Nano Grinding Mills: Tiny Particles Can Be a Big Deal

Justin Klinger, Sep 24, 2020 6:45:00 AM

Nanogrinding

Nanonization refers to the creation or manipulation of particles ranging in size from 1 nanometer (nm) to 100 nm. Much of biology happens at nanoscale.

Nanoparticles can be fabricated using bottom-up or top-down methods. Bottom-up nanofabrication refers to building particles using chemistry, while top-down describes grinding or milling. 

While bottom-up synthesis and form-in-place processes generate high-quality nanoparticles, they are often extremely expensive and require highly specialized, dedicated equipment.

There is no single nano grinding mill; at the same time, not all milling techniques can achieve nanoparticles. Ball mills, wet and dry media mills, and jet mills can all be used to reduce particles to the nano range.

But what’s the benefit of particles measured in nanometers — and what’s the best way to achieve nanoparticles for your product? Let’s zoom in on nano milling technologies, their advantages and disadvantages, and the ways a toll processor can help you achieve this sometimes challenging particle size.

How Small Particles Pack a Powerful Punch

Nanoparticles are in demand across a wide range of industries, including health and beauty, pharmaceuticals, agriculture, optical glass, batteries, ceramics, pigments, and industrial minerals. 

Why?

In a nutshell, nanonization increases available surface area of a material, which leads to a number of benefits, including:

  • Increased uniformity (including not only size but also particle shape and mass)
  • Decreased dispersity (dissimilarity of size, measured in Đ or PDI, or polydispersity index)
  • More complete dissolution of compounds that are not very water soluble
  • Enhanced reactivity and bioavailability

These improvements can make a formulation more effective, reduce potential side effects, and enable less of a compound to be used in a product — and that can improve product cost and sustainability. 

Wet Media Milling: A Proven Technique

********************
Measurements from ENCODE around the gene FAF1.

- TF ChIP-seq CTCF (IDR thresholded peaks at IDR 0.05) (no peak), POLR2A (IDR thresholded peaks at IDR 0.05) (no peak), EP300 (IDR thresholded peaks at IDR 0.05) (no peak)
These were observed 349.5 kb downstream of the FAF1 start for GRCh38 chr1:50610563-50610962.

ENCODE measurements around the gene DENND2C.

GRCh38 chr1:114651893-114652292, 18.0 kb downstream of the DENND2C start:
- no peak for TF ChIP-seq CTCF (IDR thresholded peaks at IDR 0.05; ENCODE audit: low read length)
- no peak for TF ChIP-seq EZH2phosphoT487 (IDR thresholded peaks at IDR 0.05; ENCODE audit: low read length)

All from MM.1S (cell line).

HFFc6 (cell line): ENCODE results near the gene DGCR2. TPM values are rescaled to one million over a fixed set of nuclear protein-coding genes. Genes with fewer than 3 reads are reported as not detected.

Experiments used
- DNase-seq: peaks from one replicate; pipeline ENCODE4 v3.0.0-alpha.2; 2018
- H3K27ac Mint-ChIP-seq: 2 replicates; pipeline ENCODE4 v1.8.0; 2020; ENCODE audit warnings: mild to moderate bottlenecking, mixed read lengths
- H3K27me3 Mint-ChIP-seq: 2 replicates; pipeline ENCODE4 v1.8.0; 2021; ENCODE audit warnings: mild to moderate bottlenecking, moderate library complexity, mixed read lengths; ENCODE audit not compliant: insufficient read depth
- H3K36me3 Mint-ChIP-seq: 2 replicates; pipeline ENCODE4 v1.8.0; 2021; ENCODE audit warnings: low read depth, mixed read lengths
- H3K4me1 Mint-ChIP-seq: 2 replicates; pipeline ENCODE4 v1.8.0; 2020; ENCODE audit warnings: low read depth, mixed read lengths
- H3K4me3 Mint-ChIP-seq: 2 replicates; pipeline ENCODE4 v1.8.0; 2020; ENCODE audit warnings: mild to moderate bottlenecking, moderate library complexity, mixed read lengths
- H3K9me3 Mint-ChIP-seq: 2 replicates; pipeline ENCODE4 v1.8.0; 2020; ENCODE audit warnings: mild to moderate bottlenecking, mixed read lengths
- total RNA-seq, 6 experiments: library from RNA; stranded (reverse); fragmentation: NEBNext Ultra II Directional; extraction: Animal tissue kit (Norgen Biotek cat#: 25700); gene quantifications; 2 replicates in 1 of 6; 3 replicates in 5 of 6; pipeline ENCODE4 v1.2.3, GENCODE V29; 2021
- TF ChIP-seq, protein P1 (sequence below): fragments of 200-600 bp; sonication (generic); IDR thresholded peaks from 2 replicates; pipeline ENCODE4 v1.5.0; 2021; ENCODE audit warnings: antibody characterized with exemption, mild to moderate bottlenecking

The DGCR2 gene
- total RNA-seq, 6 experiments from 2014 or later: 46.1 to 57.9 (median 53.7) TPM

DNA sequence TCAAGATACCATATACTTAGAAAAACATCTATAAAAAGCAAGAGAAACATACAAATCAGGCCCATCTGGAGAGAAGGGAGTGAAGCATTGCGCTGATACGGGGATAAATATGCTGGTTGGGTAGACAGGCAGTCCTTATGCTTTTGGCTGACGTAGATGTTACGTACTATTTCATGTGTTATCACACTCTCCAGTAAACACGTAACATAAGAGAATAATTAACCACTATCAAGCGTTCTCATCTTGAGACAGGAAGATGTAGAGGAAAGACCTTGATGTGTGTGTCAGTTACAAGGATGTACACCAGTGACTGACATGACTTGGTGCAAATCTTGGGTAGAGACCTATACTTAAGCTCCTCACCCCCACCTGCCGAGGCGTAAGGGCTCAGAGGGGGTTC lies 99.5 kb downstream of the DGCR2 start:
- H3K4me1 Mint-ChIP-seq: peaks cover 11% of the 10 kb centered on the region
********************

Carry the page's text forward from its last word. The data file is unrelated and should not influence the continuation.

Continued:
Wet grinding offers elegant simplicity in achieving nano-range particle sizes. In this method, inert, nontoxic milling media such as resin, glass, or stabilized zirconium oxide is added to the raw material and carrier liquid for milling.

The mill’s action — for example, the motion of a grinding bowl in a high-speed planetary ball mill — generates high-energy shear forces to fracture already small particles into nanoparticles as they circulate with the grinding media. The smaller the milling media size, the smaller the final particle size. Wet media milling produces very good outcomes in terms of both particle fineness and tight size distributions.

Milling media are selected for their ability to grind materials without themselves being ground down, thus preventing contamination of the final milled particles after the separation step.

Fluidized Bed Jet Milling for Nano-Range Particles

Industries’ demand for very fine, dry powder materials are driving innovations in dry milling methods. Fluidized bed jet mills are a good candidate for nano grinding, because fluidization prevents the dry material from agglomerating, or clumping. Dispersing agents can be added in some cases to prevent agglomeration but, in many cases, additives are unwanted in the end product.

Jet milling with superheated steam enables nano-range particle sizes while also drying the feed material. Steam can be introduced into the grinding chamber at higher pressure than air, achieving higher jet velocities and increasing the energy inside the milling chamber. The integrated internal classifier ensures a tight particle size range.

This technique may not be suitable for heat-sensitive materials, but fluidized bed jet mills using superheated steam can achieve nanoparticles in a range of minerals and pigments.

Determining the Right Method for Your Material

Wet and dry milling methods have their advantages and disadvantages. Nanoparticles tend to agglomerate, making them difficult to disperse after grinding. Wet milling addresses this by encapsulating each nanoparticle in the liquid slurry.

On the other hand, wet milling presents the possibility of introducing contaminants into the final product. Dry methods, such as jet milling, can achieve the desired particle size without using milling media — at the same time, jet milling techniques require more energy. Wet mills can also be adjusted to reduce the likelihood of wear to the milling media or grinding chamber.

If a product needs to be in a dry powder format, after wet milling it requires an energy-intensive drying process. Dry milling techniques, including fluidized jet milling with superheated steam can save this step, possibly also sparing costs.

Of course, not all milling techniques are suited for all materials, so experience and scientific know-how are an absolute must. Ultimately, a trusted toll processor’s team that includes material scientists, R&D experts, and technical experts can help you assess the advantages and drawbacks of different milling techniques, and determine the best process for your goals.

Milling methods and technological enhancements make nanonization possible for more materials and industries than ever before — and the right toll processing team can help you achieve nanoparticles for your products.

Learn about milling techniques and more with our Milling Methods Comparison Guide. Just click the link to download. After you’ve had a chance to read it, contact us with your questions; we’ll be happy to be in touch.Download Now!

:Grinding/Milling

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